Last week, the Defense Department issued a press release confirming an all too common result of the national missile defense system test – failure. The NMD system has been in development stages with limited success ever since former President Reagan began funding it as part of his Strategic Defense Initiative — also known as “Star Wars” — in the 1980s. The United States has spent billions of dollars in research, construction and testing of the system and after over two decades, has literally nothing to show for it.

Angela Cesere

Supporters of the program maintain that an effective missile defense system is the nation’s only defense against ballistic missile attacks. Considering none of our enemies — North Korea, Iran, Syria and al Qaida, to name a few — have the capability of reaching U.S. soil with ballistic missiles, the need for an elaborate defense system hardly seems pressing. Even if a legitimate threat existed, consecutive test failures prove the system would be an insufficient defense shield.

The continued funding of the defective program not only drains capital, but also risks sparking a dangerous arms race. Announcing the deployment of a system capable of striking down ballistic missiles, if anything, will only encourage rogue states to modernize weapons that could penetrate an NMD shield. Once the genie is out of the bottle, the United States will have to spend incalculable amounts of money to update the already high-priced system to accommodate new missile threats. This never-ending cycle will create an arms race for the 21st century.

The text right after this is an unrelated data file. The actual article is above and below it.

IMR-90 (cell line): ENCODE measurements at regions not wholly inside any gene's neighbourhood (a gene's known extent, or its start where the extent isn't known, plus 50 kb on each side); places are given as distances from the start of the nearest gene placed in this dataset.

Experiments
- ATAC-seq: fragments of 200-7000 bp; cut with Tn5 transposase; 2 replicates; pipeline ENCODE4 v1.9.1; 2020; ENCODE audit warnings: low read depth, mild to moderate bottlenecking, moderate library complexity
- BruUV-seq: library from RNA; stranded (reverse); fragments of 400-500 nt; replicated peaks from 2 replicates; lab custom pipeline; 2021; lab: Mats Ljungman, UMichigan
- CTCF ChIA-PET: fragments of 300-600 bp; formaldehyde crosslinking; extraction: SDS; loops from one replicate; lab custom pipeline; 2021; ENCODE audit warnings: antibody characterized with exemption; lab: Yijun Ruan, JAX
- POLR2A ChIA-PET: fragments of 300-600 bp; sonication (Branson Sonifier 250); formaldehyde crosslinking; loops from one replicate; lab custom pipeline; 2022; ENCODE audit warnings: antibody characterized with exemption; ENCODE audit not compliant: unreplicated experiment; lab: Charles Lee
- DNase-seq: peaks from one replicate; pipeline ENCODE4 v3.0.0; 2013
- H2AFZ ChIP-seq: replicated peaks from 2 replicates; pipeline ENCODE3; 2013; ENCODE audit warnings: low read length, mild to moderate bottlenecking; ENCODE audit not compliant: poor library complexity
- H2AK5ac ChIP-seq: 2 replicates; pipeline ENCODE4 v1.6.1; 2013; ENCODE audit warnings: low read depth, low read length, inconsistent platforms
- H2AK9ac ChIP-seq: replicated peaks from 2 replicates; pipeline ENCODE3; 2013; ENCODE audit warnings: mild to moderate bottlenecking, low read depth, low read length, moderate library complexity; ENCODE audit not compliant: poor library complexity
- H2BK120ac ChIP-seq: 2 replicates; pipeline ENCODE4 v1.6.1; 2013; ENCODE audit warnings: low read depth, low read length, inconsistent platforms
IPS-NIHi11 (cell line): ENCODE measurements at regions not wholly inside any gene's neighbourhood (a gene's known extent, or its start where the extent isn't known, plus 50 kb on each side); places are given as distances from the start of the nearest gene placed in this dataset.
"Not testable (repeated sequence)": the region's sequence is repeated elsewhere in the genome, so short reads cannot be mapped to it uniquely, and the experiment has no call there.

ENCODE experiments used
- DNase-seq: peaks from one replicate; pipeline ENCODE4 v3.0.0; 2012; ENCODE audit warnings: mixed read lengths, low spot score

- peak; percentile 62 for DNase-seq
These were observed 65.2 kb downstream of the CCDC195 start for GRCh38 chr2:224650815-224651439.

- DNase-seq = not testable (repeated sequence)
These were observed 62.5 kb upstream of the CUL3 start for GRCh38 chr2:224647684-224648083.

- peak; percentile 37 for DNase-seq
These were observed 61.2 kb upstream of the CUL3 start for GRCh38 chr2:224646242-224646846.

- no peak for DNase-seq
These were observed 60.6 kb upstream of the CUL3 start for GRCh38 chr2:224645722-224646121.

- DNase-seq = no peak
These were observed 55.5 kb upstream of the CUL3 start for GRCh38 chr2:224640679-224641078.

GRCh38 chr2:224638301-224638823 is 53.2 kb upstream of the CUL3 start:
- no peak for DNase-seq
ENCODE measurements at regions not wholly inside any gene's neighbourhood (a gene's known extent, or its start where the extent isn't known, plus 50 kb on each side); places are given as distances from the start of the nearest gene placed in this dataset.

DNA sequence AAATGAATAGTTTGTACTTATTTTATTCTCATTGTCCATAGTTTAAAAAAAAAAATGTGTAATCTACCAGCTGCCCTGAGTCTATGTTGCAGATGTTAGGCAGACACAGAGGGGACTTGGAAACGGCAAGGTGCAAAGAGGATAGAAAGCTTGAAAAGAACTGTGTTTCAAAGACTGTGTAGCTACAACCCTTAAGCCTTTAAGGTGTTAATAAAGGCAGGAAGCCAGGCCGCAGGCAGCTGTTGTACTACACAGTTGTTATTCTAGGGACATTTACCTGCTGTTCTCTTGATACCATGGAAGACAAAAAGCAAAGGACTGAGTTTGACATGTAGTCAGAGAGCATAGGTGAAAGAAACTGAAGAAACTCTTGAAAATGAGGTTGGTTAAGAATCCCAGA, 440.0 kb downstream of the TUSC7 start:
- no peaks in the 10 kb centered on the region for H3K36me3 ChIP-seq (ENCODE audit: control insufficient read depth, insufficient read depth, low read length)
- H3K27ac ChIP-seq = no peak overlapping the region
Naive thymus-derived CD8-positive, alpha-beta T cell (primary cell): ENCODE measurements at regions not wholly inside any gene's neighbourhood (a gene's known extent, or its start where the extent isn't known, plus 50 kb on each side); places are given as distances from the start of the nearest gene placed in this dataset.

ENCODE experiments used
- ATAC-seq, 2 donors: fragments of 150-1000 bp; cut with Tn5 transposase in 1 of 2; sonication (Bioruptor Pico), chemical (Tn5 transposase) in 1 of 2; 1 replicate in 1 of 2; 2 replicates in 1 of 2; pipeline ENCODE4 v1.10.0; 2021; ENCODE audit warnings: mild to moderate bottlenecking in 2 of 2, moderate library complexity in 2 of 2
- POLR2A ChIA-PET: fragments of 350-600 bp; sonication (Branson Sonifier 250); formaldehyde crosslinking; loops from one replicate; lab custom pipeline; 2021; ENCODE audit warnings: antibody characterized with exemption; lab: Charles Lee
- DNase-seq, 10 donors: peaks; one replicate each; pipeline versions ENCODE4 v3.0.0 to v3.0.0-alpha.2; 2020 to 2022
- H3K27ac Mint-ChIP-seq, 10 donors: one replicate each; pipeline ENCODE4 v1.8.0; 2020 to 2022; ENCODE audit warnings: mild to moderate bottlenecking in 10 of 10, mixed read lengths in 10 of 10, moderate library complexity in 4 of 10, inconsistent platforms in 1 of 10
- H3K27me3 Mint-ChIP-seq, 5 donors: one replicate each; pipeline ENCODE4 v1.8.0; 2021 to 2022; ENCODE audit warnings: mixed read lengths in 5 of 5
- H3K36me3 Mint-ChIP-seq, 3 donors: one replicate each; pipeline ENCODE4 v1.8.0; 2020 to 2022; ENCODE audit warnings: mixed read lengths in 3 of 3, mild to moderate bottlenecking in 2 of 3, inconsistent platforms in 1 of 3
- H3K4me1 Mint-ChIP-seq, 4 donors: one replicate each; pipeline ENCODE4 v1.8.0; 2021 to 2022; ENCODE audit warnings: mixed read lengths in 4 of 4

The Bush administration should keep in mind that a nuclear or biological weapon capable of causing massive death on American soil is unlikely to be delivered via a ballistic missile. Ironically enough, while the Pentagon pours billions into NMD research on an annual basis, U.S. port facilities only inspect about 5 percent of ship containers that dock in American ports. The chance of one of those overlooked containers containing a weapon of mass destruction is far greater than the chance that al Qaida mustering up the organization and financial support to host an active long-range missile program.

Even after the Sept. 11 terrorist attacks, airline safety has not been properly secured. Right now the Department of Homeland Security requires the Transportation Safety Administration to check only passenger luggage that enters airplane cargo areas. Cargo from non—passengers — such as parcel packages — is not subject to security screening. It is entirely possible that a package marked for parcel delivery could make it into a plane’s cargo hull unchecked.

In the economic times we currently live in, it would be fiscally responsible for the U.S. government to shut down its NMD research program and divert the funds into other, much more critical projects such as securing our ship containers and cargo hulls. If not redirected into defense appropriations, President Bush could probably afford to divert some of the funding to stop the devastating effects of his education funding cuts. President Bush’s 2006 budget cut $15 billion from education, yet in 2002, we spent nearly 18 billion dollars on NMD. Priorities will need to be reconsidered if any sort of progress is to be made.

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